Whilst I was at LinkedIn, I got a look at some of the ways LinkedIn are mining the data behind user profiles and companies to identify the full potential for the 3 product offerings:

> Matching solutions

> Hiring solutions

> Media solutions

The potential to mine data for understanding your business, the people within it and the market you work in is really impressive. The more the user numbers grow, the more the structured data pool grows. The potential for developing new products that interpret this data in a constructive way, and to deliver targeted recruitment campaigns is phenomenal. LinkedIn is all about data, and there is a lot more to come from this.

When looking at the data, one area really stood out for me that i think is really exciting, and that is the number of views of all the company employees profiles combined. When you consider who looks at profiles, it is easy to see that these are going to be people from the same sector, competitors, people from the same field or with a similar skill set.In a company of any size, that is going to be a lot of very relevant eyes over the course of a year. One of the LinkedIn media solutions is to place an ad next to all of your employees profiles. The ad that works best takes the picture of the user viewing the profile and positions the image with text like “see yourself at” with your company name and other detail like the job title of the visitor. I have seen this level of personalized advertising work very effectively with company pages, but the potential of these ads with employee profiles is significant. I inquired after  the cost of this type of campaign, given the volume of eyes, and was surprised to hear the price point (on rate card) at £4,200 a year for 1000 employees (£4.20) each for a year, with reductions for additional employees. This could be the best bit of internet real estate for recruiters.

I will be running a track on the changing face of LinkedIn at #TruLondon on 22nd and 23rd October. I hope you can join us for the discussion. With so much changing in the channel, it really is time to rethink your LinkedIn strategy, with targeted advertising a part of that thinking.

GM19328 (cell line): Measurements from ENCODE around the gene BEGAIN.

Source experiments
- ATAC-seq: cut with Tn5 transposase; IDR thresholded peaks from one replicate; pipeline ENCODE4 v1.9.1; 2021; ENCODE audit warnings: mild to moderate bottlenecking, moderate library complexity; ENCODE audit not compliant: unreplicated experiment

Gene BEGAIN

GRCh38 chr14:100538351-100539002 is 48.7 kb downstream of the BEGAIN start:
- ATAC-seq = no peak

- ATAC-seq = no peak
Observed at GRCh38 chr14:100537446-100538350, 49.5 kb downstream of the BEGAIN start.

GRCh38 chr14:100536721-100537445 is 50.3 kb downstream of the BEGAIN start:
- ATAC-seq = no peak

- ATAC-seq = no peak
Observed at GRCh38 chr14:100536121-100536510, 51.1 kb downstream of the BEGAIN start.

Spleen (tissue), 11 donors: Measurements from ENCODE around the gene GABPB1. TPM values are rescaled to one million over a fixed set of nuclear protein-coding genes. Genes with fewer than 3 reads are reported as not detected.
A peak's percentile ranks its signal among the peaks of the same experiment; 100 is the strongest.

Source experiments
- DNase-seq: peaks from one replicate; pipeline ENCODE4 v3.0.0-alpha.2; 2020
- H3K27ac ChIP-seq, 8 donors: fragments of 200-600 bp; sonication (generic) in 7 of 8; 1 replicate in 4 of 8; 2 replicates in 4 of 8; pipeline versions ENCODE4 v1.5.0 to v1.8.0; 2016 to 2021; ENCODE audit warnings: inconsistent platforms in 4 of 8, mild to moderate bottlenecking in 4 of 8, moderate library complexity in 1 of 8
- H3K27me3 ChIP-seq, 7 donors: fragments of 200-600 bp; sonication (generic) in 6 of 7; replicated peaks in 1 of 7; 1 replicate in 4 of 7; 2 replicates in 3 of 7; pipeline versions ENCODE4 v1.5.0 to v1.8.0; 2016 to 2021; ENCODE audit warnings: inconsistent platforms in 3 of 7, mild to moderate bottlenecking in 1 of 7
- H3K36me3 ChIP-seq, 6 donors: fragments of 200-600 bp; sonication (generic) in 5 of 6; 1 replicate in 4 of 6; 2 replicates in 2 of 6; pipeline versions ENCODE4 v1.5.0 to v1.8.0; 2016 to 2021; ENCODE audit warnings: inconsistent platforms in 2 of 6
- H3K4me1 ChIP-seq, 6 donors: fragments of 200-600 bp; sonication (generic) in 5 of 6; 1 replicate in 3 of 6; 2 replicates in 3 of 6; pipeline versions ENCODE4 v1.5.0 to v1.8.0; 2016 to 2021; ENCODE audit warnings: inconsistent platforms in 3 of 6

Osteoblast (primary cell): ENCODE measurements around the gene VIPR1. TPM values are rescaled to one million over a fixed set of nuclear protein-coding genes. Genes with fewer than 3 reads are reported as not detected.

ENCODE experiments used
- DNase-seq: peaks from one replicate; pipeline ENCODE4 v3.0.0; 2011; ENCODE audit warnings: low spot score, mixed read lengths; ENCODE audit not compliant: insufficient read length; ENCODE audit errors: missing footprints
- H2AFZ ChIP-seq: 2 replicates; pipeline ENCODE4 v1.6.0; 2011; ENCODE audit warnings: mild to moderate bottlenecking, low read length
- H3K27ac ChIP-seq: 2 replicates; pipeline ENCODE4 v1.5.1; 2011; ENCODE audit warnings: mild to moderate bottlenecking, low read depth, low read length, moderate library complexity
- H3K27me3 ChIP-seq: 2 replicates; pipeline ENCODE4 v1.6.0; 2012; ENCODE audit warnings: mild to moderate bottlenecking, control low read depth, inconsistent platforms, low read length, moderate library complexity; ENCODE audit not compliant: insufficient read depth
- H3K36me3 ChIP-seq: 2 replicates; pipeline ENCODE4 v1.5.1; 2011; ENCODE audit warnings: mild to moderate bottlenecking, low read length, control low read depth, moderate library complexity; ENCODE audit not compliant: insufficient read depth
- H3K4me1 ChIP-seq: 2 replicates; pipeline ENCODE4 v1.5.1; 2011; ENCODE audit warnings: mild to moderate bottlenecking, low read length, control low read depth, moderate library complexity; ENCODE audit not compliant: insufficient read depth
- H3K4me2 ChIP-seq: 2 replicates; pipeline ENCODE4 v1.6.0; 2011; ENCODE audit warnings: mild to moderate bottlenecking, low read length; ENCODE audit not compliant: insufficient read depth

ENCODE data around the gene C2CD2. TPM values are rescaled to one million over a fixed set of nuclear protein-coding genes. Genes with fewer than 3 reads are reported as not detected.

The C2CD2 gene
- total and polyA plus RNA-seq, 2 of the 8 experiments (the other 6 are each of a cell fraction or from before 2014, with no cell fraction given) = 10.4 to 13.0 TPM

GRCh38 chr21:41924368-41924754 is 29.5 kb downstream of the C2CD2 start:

Bill

 

 

Recruiters: No need to be friends

Just when you thought it was safe to start reading the Facebook for recruiting blog posts again, the debate reignites over at ERE over whether job seekers want to be friends with recruiters, and that personal messaging is intrusive. I’m a big fan of ERE. The contributors are well informed, and they provoke great debate from the community, (Who could forget Autodesks Matthew Jeffery’s Recruiters 3.0,4.0,5.0 and subsequent instalments.) The post that caught my attention because it was e-mailed to me by reader Jacob Madsen for comment is titled: “Facebook Recruiting Is All The Rage,” by Howard Adamsky.

The post makes some very good points raised around the danger of making candidate judgments around the content on a candidates personal feed. The really interesting discussion though comes in the comments which range from the hugely passionate Facebook recruiters through to the usual “I hardly ever use the channel for personal use but it deffinitely won’t work for recruiting.” The latter is always a dangerous position to take.I’m all for people saying they don’t “think” it will work, but you really need to have been involved in trying something before you are in a position to say this doesn’t work.

One of the comments that really stood out for me was from the author Adamsky, who posted in response to a comment around Facebook being the place for forming meaningful dialogue with candidates. Adamsky replies:

“@ Michelle: I think you might be wrong. I see FB as struggling, I do not see it as a place for serious recruiting and you will have to define “meaningful conversations” for me. Sadly, I might be missing the boat but I can’t even I imagine how FB would build a brand. “